Along with Cuba, Laos, North Koreas, and Vietnam, China is among the remaining official Communist states in the world, although a simple categorization of the country’s political framework has no longer been possible since the 1980s. The country’s government has received a great variation as to its particular type and category—communist, socialist, and to some extent, authoritarian with stringent rules on certain areas particularly on religion, the press, reproductive rights, the Internet, and many others. Currently, the country’s leaders have termed its economic/political system as “socialism with Chinese characteristics.”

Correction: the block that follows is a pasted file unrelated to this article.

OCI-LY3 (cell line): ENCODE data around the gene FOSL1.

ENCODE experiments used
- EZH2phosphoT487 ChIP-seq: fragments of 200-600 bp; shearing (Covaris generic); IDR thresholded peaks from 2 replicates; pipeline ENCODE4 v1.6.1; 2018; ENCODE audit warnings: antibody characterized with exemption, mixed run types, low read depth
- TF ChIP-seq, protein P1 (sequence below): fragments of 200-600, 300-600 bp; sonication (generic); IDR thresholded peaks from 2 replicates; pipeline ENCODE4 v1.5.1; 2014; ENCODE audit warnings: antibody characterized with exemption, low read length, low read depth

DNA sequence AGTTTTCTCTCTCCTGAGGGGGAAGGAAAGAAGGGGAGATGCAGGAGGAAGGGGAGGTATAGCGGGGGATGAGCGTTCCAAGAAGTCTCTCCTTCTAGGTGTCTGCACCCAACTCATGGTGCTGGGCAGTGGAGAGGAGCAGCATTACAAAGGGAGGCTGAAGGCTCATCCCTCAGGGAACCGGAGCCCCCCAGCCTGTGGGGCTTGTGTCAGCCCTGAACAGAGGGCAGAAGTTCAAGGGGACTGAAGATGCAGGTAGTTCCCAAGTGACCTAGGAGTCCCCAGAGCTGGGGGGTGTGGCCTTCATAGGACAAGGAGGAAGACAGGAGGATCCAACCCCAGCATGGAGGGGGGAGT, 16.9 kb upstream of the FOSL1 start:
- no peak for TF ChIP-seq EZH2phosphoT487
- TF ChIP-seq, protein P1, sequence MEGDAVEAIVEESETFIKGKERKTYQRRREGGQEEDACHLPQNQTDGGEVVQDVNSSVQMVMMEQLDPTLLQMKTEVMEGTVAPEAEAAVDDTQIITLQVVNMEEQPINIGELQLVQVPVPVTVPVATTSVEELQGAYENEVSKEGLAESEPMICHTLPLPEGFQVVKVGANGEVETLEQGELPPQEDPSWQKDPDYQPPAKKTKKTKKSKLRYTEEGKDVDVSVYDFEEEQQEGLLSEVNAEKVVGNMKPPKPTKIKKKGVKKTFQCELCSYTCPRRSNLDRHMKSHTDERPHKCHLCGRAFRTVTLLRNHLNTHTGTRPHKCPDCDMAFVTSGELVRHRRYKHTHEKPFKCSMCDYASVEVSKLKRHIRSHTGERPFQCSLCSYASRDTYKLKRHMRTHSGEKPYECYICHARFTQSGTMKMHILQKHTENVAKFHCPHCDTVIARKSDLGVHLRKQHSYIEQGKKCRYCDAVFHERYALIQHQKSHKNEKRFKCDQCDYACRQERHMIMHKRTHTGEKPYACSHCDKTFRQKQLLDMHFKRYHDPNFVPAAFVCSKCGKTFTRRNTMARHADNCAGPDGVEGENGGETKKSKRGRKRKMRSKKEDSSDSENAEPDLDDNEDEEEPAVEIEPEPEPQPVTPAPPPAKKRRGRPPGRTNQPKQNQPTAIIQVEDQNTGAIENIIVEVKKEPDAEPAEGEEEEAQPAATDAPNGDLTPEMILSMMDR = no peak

As opposed to China’s closed-door policies up until the mid-1970s, the country’s liberalization has brought about the administrative atmosphere being less restrictive.  The country is far different from social democracy and liberal democracy that are predominant in most of North America and Europe, with the country’s highest state body, the National People’s Congress, has been referred to as a “rubber stamp. Hu Jintao is the incumbent president of the country and also the Communist Party of China’s general secretary; while Wen Jiabao is the incumbent premier and the CPC Politburo Standing Committee’s senior member.